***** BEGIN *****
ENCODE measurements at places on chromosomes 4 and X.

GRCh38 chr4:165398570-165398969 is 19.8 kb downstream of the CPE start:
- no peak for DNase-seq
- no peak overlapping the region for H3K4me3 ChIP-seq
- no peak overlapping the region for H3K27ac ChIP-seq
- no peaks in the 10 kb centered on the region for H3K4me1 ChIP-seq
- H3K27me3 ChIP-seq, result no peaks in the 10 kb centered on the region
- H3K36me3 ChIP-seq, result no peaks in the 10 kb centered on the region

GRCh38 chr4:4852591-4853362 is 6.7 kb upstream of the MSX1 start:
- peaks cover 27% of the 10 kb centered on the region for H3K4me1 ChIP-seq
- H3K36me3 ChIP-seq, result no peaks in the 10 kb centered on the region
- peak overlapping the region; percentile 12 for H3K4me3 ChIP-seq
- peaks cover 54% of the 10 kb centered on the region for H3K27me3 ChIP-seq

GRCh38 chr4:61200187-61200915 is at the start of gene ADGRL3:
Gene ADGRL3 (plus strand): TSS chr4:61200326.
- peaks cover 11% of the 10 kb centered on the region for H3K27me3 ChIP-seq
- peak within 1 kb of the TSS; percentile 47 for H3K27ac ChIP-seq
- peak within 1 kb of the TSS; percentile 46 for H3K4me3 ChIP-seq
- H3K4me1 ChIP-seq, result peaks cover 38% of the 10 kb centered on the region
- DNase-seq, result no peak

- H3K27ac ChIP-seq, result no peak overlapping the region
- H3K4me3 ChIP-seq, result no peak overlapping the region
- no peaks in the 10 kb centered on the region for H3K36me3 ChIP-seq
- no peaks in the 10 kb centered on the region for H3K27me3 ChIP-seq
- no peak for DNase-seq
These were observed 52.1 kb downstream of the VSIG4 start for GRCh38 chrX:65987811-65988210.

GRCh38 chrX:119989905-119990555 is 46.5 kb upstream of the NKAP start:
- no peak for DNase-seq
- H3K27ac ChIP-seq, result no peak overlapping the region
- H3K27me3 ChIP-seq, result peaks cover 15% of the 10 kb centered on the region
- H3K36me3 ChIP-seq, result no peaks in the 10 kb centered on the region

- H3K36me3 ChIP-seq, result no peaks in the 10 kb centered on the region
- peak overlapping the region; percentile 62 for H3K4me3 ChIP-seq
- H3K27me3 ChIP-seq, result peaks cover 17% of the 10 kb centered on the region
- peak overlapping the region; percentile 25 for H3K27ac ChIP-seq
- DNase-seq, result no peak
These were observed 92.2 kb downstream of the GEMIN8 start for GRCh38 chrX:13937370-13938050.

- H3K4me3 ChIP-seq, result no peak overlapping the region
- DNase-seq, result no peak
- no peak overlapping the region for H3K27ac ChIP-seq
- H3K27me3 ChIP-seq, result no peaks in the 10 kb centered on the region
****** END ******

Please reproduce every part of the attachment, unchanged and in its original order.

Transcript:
ENCODE measurements at places on chromosomes 4 and X.

GRCh38 chr4:165398570-165398969 is 19.8 kb downstream of the CPE start:
- no peak for DNase-seq
- no peak overlapping the region for H3K4me3 ChIP-seq
- no peak overlapping the region for H3K27ac ChIP-seq
- no peaks in the 10 kb centered on the region for H3K4me1 ChIP-seq
- H3K27me3 ChIP-seq, result no peaks in the 10 kb centered on the region
- H3K36me3 ChIP-seq, result no peaks in the 10 kb centered on the region

GRCh38 chr4:4852591-4853362 is 6.7 kb upstream of the MSX1 start:
- peaks cover 27% of the 10 kb centered on the region for H3K4me1 ChIP-seq
- H3K36me3 ChIP-seq, result no peaks in the 10 kb centered on the region
- peak overlapping the region; percentile 12 for H3K4me3 ChIP-seq
- peaks cover 54% of the 10 kb centered on the region for H3K27me3 ChIP-seq

GRCh38 chr4:61200187-61200915 is at the start of gene ADGRL3:
Gene ADGRL3 (plus strand): TSS chr4:61200326.
- peaks cover 11% of the 10 kb centered on the region for H3K27me3 ChIP-seq
- peak within 1 kb of the TSS; percentile 47 for H3K27ac ChIP-seq
- peak within 1 kb of the TSS; percentile 46 for H3K4me3 ChIP-seq
- H3K4me1 ChIP-seq, result peaks cover 38% of the 10 kb centered on the region
- DNase-seq, result no peak

- H3K27ac ChIP-seq, result no peak overlapping the region
- H3K4me3 ChIP-seq, result no peak overlapping the region
- no peaks in the 10 kb centered on the region for H3K36me3 ChIP-seq
- no peaks in the 10 kb centered on the region for H3K27me3 ChIP-seq
- no peak for DNase-seq
These were observed 52.1 kb downstream of the VSIG4 start for GRCh38 chrX:65987811-65988210.

GRCh38 chrX:119989905-119990555 is 46.5 kb upstream of the NKAP start:
- no peak for DNase-seq
- H3K27ac ChIP-seq, result no peak overlapping the region
- H3K27me3 ChIP-seq, result peaks cover 15% of the 10 kb centered on the region
- H3K36me3 ChIP-seq, result no peaks in the 10 kb centered on the region

- H3K36me3 ChIP-seq, result no peaks in the 10 kb centered on the region
- peak overlapping the region; percentile 62 for H3K4me3 ChIP-seq
- H3K27me3 ChIP-seq, result peaks cover 17% of the 10 kb centered on the region
- peak overlapping the region; percentile 25 for H3K27ac ChIP-seq
- DNase-seq, result no peak
These were observed 92.2 kb downstream of the GEMIN8 start for GRCh38 chrX:13937370-13938050.

- H3K4me3 ChIP-seq, result no peak overlapping the region
- DNase-seq, result no peak
- no peak overlapping the region for H3K27ac ChIP-seq
- H3K27me3 ChIP-seq, result no peaks in the 10 kb centered on the region